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The Four Elements - an Overview

The Four Elements – a Brief Overview


By Silverspear

The scientists and philosophers of Ancient Greece, such as Aristotle, thought that the physical world consisted only of four elements: Earth, Air, Fire and Water. However, when we speak of Earth, Air, Fire and Water within the context of magic or modern paganism, we are not referring to the chemical elements now recognised by modern science, of which there are over a hundred. What we are referring to are four particular qualities. To fully understand what these qualities are, we need to approach them symbolically.

For example, the element of Earth governs the way we connect to the world at its most basic and mundane level. Earth relates to physical stability. The element of Air, on the other hand, governs how we relate to the world intellectually. In other words, it refers to our thoughts, ideas and mental processes. The element of Fire governs the way we respond to the world in an active way; it symbolises passion, energy and action. The element of Water governs our emotions and relates to how we respond emotionally and empathically to the world beyond the narrow confines of our own ego. The Four Elements, as we all know, are also fundamental to most pagan ritual practise – although not all traditions observe the same correspondences.

In addition to that, anyone on a spiritual path and a quest for personal understanding must acknowledge the importance of the Four Elements. This is why astrology is vital, because it enables you to discover which element is the most dominant in your own personality. If you are a Taurus, Virgo, or Capricorn, then the Element of Earth governs you. If you are a Gemini, a Libran, or an Aquarius, then the Element of Air governs you. If you are an Aries, Leo, or Sagittarius, then your dominant Element is Fire. Finally, if you are a Pisces, Cancer, or Scorpio, then your dominant Element is Water. It is important to note that none of the Elements exist in isolation. Everyone, to a greater or lesser extent, comes under the influence of the three remaining Elements. We also need to recognise that some Elements are fundamentally incompatible with others, which all adds to how complex and problematic life can be.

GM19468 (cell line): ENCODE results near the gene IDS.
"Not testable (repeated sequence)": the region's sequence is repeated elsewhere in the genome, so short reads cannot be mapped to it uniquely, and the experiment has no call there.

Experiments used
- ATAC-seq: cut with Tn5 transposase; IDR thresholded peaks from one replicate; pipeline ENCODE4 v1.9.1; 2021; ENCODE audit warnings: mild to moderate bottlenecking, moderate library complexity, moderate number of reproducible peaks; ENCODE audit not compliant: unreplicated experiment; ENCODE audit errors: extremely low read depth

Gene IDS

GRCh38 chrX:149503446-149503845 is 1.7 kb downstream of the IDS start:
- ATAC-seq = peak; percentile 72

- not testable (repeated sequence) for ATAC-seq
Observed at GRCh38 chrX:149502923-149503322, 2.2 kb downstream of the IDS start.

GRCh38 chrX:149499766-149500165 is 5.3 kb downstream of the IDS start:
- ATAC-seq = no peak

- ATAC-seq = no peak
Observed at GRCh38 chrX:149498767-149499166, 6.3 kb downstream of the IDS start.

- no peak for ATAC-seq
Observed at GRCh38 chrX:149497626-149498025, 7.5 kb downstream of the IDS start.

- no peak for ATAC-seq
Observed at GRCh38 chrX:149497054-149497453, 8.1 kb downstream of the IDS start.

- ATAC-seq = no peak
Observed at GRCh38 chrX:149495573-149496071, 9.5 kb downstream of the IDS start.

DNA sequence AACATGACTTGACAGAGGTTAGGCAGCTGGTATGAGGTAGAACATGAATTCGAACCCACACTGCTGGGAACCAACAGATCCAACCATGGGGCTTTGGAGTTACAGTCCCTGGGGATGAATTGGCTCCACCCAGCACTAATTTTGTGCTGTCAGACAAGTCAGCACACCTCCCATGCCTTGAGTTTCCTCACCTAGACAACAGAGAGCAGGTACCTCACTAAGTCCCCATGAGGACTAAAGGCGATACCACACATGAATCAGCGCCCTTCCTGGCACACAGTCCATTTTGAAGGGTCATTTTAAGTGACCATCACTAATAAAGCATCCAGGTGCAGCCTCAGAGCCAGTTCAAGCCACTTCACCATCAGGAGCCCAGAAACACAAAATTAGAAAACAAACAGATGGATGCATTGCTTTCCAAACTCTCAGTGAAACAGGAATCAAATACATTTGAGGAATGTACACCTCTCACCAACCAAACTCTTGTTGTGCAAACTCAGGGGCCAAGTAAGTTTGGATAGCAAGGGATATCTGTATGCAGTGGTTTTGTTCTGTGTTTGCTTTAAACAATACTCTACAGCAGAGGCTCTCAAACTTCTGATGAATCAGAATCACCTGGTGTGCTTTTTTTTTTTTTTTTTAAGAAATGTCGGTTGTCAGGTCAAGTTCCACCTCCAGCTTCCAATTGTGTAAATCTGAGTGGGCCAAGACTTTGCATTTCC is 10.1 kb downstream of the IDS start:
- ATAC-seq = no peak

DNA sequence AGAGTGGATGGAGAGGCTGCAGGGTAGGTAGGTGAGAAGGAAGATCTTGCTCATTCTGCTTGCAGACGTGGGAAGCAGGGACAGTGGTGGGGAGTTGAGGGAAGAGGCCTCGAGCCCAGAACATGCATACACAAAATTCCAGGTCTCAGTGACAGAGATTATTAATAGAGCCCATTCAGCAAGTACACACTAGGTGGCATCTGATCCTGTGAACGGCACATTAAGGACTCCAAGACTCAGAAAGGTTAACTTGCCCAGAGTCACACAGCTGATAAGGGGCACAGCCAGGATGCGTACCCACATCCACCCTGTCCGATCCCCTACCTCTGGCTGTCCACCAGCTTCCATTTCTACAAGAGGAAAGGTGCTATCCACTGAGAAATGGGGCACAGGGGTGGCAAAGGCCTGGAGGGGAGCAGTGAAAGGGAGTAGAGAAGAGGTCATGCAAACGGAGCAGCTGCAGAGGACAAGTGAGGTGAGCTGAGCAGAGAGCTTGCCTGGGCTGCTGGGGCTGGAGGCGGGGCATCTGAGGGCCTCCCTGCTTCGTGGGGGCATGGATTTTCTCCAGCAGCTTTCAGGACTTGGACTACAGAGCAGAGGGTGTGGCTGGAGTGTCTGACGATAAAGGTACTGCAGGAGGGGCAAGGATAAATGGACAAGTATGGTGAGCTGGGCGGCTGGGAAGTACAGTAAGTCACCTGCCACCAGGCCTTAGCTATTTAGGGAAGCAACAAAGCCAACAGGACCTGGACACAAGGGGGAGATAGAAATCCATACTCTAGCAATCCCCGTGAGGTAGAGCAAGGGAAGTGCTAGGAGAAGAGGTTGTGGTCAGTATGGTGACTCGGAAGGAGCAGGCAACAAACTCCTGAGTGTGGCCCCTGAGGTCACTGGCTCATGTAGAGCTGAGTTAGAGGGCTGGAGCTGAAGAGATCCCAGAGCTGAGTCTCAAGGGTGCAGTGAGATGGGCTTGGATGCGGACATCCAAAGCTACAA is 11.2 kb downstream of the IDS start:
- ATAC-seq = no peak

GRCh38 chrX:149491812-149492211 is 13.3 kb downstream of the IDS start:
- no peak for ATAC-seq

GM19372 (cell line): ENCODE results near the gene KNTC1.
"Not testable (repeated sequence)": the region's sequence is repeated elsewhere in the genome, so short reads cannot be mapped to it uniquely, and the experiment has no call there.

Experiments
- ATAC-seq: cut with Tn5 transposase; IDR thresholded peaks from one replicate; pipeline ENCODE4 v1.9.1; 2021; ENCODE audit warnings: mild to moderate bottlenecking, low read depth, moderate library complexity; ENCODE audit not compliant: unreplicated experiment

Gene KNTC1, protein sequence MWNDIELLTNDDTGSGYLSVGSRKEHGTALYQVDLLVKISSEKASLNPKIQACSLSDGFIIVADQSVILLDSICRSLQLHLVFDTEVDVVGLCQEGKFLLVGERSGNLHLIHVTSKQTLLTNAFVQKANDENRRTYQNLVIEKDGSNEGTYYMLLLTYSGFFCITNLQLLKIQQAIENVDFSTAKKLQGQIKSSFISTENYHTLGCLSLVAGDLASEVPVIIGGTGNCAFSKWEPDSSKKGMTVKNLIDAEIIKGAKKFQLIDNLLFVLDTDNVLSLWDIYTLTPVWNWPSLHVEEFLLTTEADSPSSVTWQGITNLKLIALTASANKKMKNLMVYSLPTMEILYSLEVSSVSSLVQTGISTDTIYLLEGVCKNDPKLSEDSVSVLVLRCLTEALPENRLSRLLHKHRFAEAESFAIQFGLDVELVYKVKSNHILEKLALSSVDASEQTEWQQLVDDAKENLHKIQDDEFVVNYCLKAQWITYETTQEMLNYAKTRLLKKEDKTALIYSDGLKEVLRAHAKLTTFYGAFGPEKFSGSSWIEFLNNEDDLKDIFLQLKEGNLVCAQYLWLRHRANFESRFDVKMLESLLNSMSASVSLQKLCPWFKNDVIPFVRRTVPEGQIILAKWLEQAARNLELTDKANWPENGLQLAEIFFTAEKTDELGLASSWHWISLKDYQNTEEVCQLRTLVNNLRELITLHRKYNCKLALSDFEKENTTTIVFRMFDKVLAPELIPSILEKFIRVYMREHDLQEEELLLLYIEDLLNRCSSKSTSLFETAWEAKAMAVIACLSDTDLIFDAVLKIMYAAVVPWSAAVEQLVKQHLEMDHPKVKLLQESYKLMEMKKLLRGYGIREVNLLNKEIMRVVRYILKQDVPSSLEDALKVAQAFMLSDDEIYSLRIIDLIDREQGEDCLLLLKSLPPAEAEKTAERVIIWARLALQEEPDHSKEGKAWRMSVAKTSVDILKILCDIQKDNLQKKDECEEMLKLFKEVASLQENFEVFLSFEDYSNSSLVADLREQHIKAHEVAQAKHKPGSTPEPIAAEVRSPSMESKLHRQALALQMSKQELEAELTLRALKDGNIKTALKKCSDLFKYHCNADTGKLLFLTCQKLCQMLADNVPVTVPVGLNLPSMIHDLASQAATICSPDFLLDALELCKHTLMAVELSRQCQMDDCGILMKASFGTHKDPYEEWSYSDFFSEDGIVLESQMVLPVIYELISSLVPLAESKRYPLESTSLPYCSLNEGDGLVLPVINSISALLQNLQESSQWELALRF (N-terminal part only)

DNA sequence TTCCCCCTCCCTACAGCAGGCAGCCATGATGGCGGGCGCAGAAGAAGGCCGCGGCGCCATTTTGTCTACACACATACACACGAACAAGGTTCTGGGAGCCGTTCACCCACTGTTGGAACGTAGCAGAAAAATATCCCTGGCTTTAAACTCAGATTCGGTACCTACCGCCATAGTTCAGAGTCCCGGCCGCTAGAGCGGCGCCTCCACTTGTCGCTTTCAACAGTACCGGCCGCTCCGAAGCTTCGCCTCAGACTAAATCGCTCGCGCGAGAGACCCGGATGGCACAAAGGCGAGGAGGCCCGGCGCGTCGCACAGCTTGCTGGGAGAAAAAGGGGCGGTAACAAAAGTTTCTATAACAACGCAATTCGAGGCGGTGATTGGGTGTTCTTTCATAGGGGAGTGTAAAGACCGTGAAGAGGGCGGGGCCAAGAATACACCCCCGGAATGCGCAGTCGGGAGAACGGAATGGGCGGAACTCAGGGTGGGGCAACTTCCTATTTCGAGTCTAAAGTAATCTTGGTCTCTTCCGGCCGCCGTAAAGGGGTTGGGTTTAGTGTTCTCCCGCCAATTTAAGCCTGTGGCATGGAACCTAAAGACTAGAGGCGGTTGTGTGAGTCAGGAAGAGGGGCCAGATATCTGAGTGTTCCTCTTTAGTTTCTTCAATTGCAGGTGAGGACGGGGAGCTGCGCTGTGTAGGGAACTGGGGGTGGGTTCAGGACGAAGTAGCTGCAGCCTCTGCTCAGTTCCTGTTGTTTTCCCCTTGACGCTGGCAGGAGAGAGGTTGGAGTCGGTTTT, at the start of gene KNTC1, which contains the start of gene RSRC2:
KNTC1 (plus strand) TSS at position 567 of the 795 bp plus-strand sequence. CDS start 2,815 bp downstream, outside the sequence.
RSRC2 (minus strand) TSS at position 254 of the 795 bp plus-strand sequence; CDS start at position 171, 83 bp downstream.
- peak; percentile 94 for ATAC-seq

This means that the potential for conflict can arise – not just within ourselves, but also when dealing with the personalities of others governed by different Elements. For example, the Earth Element is contrary to the Air Element, and vice versa. The Fire Element is contrary to the Water Element, and vice versa. To further complicate the issue, the twelve signs of the Zodiac are also classified into three groups: Cardinal, Mutable, and Fixed. Each of these three classes greatly modifies the influence of all Four Elements. The subject is vast, because these Four Elements are fundamentally woven into all our lives and also woven into the Natural World as a whole.

For example, the four Elements are often reflected in popular culture. The success of the 1960s Star Trek series undoubtedly was partly to do with how its four main characters interacted. Captain Kirk was decisive and passionate, and therefore represented the Fire Element. Mr Spock was entirely logical and rational and represented the Air Element. Dr McCoy was the caring and sensitive medic and represented the Water Element. Last, but not least of the quartet, was Scotty the Chief Engineer, the “nuts & bolts” expert who dealt with the physicality of mechanics, which is why he represented the Earth Element.


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